Western SARE 2020 in Washington State

Final report for WSP20-008

Project Type: PDP State Program
Funds awarded in 2020: $45,886.00
Projected End Date: 12/31/2023
Host Institution Award ID: G203-22-W7905
Grant Recipient: Washington State University
Region: Western
State: Washington
State Coordinator:
Chad Kruger
Washington State University
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Project Information


The SARE PDP in Washington is designed to help Extension, Conservation Districts, Natural Resources Conservation Service, and other agricultural professionals increase their ability to respond to the needs of farmers, ranchers, and the public regarding sustainable agriculture concepts and systems.

In Washington State, SARE PDP is housed in WSU’s Center for Sustaining Agriculture and Natural Resources (CSANR), which has joint responsibilities for sustainable agriculture research and extension programming. The goal of our professional development program is to help WSU Extension, CDs, NRCS, and other agency personnel to gain knowledge and skills that will help them serve their constituents in these areas to promote the health of Washington’s people, land, and communities, including accessing available information from WSU researchers as well as the SARE program, and other venues. This is accomplished through mini-grants to attend conferences and workshops; mini-grants to host professional development events; regional and statewide educational events; and the development of webinars and other emerging educational and communication tools.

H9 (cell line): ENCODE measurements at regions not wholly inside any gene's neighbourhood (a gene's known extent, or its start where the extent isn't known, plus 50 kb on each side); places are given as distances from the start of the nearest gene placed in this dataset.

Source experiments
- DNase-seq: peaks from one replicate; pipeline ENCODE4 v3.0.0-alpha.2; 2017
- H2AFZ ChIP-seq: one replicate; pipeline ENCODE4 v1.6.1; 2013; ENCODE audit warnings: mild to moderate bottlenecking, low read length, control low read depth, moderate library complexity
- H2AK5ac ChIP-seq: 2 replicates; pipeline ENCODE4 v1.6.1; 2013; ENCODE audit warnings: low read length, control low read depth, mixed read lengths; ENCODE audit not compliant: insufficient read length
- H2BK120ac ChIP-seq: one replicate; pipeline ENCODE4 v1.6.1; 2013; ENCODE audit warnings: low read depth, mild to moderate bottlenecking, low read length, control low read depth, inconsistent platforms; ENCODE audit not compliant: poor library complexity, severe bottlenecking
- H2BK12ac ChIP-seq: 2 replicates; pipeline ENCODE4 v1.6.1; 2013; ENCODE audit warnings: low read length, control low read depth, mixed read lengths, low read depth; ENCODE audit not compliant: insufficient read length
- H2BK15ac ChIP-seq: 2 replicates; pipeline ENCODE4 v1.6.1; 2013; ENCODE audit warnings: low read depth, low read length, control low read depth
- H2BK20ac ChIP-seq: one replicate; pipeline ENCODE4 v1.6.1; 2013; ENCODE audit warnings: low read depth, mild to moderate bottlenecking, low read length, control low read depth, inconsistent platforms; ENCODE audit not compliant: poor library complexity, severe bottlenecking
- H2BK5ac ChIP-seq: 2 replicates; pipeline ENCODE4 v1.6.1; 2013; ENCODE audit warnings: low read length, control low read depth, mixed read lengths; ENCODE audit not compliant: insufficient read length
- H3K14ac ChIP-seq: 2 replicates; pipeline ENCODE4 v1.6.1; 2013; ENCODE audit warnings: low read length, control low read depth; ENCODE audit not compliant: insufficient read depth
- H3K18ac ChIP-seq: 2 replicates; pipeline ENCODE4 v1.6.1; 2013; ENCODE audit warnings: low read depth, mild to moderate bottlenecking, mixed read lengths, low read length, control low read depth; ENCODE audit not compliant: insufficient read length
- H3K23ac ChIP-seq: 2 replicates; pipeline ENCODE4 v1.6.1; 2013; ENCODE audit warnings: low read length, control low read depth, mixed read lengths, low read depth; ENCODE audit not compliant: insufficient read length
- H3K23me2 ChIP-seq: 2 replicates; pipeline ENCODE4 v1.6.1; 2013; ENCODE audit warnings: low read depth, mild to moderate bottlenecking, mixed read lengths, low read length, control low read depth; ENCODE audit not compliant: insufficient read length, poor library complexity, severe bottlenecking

Project Objectives:
  1. Facilitate knowledge gain for 100 agricultural professionals by providing mini-grants for attending and hosting professional development events. Topics will vary but will include priority areas described above and other sustainable agriculture areas of need. Proposals will be accepted on a rolling basis and events will be completed before the end of the grant period.
  2. Facilitate knowledge gain for 100 agricultural professionals by providing funding to coordinate larger educational events. Events will be completed before the end of the grant period.
  3. Facilitate knowledge gain for 50 agricultural professionals by providing sustainable agriculture presentations via webinar and other emerging technologies. Presentations will be online before the end of the grant period.


Click linked name(s) to expand/collapse or show everyone's info
  • Chad Kruger
  • Jim Baird
  • Griffin Berger
  • Kevin Corliss
  • Brenda Book
  • Tim Crosby
  • Laurie Davies
  • Nichole Embertson
  • Joe Gies
  • Maurice Robinette
  • Derek Sandison
  • Anne Schwartz
  • Jill Smith
  • Bill Warren
  • Andy Wilcox
  • Jim Baird
  • Griffin Berger
  • Kevin Corliss
  • Brenda Book
  • Tim Crosby
  • Laurie Davies
  • Nichole Embertson
  • Joe Gies
  • Maurice Robinette
  • Derek Sandison
  • Anne Schwartz
  • Jill Smith
  • Bill Warren
  • Andy Wilcox


Educational approach:

Our proposed strategy for education is through agriculture professional training through a combination of virtual and in-person activities, with a focus on mini-grant sponsored attendance and the hosting of targeted workshops for agriculture professionals.

Education & Outreach Initiatives


To train educators on diversity issues that will help us connect under-represented farmers and communities with support resources for sustainable agriculture.


2020 provided clear evidence that our broader society needs to address diversity issues more deliberately. This is also the case with agriculture and food systems. To be effective in partnering with a more diverse audience, ag educators need training on navigating differences (culture, race, ethnicity, etc.).

Outcomes and impacts: